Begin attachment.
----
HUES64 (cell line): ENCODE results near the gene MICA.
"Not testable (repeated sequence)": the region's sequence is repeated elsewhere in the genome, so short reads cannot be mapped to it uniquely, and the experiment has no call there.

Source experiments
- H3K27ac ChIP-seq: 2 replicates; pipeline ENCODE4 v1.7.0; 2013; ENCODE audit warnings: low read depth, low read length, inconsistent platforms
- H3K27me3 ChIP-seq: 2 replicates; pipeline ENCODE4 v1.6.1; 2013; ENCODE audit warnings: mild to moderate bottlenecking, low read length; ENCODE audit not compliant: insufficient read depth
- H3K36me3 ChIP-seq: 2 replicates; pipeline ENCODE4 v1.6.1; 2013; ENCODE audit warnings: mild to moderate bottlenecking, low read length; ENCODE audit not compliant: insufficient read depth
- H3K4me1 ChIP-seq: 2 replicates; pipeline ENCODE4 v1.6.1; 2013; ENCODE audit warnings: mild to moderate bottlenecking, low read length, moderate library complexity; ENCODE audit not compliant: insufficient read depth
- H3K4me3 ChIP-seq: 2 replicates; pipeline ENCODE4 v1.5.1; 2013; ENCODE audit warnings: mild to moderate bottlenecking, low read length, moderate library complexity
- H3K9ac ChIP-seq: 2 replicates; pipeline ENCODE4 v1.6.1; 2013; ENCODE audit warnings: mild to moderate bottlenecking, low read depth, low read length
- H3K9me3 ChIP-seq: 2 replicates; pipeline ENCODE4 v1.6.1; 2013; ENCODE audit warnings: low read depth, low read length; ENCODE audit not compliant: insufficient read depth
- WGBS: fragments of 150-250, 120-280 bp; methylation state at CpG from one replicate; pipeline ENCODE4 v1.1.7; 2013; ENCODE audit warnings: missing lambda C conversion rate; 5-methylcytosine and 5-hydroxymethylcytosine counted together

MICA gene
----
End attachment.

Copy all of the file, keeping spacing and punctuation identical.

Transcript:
HUES64 (cell line): ENCODE results near the gene MICA.
"Not testable (repeated sequence)": the region's sequence is repeated elsewhere in the genome, so short reads cannot be mapped to it uniquely, and the experiment has no call there.

Source experiments
- H3K27ac ChIP-seq: 2 replicates; pipeline ENCODE4 v1.7.0; 2013; ENCODE audit warnings: low read depth, low read length, inconsistent platforms
- H3K27me3 ChIP-seq: 2 replicates; pipeline ENCODE4 v1.6.1; 2013; ENCODE audit warnings: mild to moderate bottlenecking, low read length; ENCODE audit not compliant: insufficient read depth
- H3K36me3 ChIP-seq: 2 replicates; pipeline ENCODE4 v1.6.1; 2013; ENCODE audit warnings: mild to moderate bottlenecking, low read length; ENCODE audit not compliant: insufficient read depth
- H3K4me1 ChIP-seq: 2 replicates; pipeline ENCODE4 v1.6.1; 2013; ENCODE audit warnings: mild to moderate bottlenecking, low read length, moderate library complexity; ENCODE audit not compliant: insufficient read depth
- H3K4me3 ChIP-seq: 2 replicates; pipeline ENCODE4 v1.5.1; 2013; ENCODE audit warnings: mild to moderate bottlenecking, low read length, moderate library complexity
- H3K9ac ChIP-seq: 2 replicates; pipeline ENCODE4 v1.6.1; 2013; ENCODE audit warnings: mild to moderate bottlenecking, low read depth, low read length
- H3K9me3 ChIP-seq: 2 replicates; pipeline ENCODE4 v1.6.1; 2013; ENCODE audit warnings: low read depth, low read length; ENCODE audit not compliant: insufficient read depth
- WGBS: fragments of 150-250, 120-280 bp; methylation state at CpG from one replicate; pipeline ENCODE4 v1.1.7; 2013; ENCODE audit warnings: missing lambda C conversion rate; 5-methylcytosine and 5-hydroxymethylcytosine counted together

MICA gene